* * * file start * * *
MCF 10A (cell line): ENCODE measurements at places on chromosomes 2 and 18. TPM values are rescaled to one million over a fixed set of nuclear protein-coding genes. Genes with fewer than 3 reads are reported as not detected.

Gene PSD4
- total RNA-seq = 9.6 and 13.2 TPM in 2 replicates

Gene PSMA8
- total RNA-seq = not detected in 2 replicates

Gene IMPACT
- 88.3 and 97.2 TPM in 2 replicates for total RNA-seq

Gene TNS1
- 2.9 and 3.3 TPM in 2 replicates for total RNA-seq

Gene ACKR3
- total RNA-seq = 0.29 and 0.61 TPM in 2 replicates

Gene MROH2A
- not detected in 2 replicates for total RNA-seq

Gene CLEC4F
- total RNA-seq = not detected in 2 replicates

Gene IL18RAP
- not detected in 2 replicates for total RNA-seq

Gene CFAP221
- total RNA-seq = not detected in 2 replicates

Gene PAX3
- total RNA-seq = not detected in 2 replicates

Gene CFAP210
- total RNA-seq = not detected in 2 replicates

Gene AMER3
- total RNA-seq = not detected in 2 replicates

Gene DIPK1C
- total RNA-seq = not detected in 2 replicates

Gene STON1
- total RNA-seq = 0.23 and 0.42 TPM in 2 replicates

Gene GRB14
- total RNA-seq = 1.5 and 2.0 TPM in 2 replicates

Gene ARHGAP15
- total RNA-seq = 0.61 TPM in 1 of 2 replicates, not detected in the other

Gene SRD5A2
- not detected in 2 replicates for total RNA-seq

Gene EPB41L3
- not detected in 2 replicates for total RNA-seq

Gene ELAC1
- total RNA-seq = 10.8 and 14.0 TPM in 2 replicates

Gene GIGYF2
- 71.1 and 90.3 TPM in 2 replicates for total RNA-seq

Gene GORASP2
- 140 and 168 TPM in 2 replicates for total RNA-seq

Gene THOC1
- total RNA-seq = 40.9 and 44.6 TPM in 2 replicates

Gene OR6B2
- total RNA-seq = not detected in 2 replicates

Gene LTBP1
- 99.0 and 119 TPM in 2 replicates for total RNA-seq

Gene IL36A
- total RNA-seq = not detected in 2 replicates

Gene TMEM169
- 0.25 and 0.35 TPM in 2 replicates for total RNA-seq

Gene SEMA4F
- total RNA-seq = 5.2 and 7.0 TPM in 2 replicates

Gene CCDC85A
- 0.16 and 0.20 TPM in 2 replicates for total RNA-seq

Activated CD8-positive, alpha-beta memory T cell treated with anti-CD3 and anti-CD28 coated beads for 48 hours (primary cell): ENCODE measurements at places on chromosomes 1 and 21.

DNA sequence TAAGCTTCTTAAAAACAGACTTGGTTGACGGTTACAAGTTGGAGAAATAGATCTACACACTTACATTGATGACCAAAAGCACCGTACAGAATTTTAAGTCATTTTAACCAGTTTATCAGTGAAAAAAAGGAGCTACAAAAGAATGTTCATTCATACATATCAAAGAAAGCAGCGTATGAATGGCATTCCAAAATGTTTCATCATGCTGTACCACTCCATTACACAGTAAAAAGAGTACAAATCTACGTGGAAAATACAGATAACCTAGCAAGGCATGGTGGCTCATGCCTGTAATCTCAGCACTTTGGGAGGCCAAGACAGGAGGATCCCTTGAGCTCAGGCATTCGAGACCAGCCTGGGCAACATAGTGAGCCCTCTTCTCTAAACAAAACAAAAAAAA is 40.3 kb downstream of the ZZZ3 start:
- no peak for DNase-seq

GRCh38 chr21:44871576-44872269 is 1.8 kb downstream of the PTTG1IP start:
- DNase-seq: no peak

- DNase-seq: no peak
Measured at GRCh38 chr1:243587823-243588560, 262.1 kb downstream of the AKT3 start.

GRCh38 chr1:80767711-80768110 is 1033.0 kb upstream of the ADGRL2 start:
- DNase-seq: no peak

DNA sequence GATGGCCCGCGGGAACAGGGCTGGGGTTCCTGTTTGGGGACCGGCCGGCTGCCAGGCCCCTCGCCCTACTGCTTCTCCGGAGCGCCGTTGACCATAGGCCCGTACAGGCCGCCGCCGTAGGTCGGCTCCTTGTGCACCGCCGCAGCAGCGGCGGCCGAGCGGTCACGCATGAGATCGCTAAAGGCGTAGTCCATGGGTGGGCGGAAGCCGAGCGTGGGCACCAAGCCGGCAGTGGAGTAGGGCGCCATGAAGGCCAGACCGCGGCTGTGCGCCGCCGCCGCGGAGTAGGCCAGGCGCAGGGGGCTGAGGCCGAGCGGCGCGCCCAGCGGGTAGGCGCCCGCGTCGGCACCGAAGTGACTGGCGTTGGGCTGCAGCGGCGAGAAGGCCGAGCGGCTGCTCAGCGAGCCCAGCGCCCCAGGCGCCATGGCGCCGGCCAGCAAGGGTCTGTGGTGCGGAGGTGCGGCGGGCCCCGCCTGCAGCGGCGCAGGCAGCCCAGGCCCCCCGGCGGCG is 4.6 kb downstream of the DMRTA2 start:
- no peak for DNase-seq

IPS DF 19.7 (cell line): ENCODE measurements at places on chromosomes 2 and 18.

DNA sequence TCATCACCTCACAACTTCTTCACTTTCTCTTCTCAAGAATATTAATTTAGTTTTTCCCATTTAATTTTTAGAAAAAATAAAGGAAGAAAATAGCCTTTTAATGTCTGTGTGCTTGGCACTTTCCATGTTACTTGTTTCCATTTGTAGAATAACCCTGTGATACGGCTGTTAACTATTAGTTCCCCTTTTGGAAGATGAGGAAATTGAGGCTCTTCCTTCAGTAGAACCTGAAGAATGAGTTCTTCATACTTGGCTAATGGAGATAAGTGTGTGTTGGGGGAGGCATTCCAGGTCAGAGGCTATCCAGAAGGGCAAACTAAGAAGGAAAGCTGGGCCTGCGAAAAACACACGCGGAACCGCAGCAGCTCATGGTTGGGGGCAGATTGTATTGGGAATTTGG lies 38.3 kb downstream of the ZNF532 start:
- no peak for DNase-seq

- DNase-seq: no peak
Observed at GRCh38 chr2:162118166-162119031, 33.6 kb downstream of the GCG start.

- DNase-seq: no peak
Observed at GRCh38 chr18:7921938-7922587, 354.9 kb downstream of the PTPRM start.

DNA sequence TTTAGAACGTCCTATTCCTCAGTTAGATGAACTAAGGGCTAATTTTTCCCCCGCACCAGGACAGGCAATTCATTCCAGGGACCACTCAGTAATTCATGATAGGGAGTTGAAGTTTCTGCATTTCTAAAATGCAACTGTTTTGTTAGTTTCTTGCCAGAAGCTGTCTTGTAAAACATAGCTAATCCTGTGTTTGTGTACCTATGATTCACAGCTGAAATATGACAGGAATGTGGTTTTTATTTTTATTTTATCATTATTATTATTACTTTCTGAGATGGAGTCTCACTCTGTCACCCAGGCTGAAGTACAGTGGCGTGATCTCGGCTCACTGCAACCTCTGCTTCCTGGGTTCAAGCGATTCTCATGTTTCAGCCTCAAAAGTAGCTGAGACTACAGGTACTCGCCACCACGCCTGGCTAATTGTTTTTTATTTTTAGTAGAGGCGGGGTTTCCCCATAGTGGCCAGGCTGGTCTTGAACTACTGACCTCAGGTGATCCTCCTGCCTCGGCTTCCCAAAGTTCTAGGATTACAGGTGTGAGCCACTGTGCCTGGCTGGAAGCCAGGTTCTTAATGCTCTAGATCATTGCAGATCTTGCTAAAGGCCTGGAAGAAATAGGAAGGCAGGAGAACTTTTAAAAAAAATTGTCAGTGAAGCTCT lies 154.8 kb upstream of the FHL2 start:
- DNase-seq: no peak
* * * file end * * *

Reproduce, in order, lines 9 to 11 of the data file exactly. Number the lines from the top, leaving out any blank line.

- 2.9 and 3.3 TPM in 2 replicates for total RNA-seq

Gene ACKR3
- total RNA-seq = 0.29 and 0.61 TPM in 2 replicates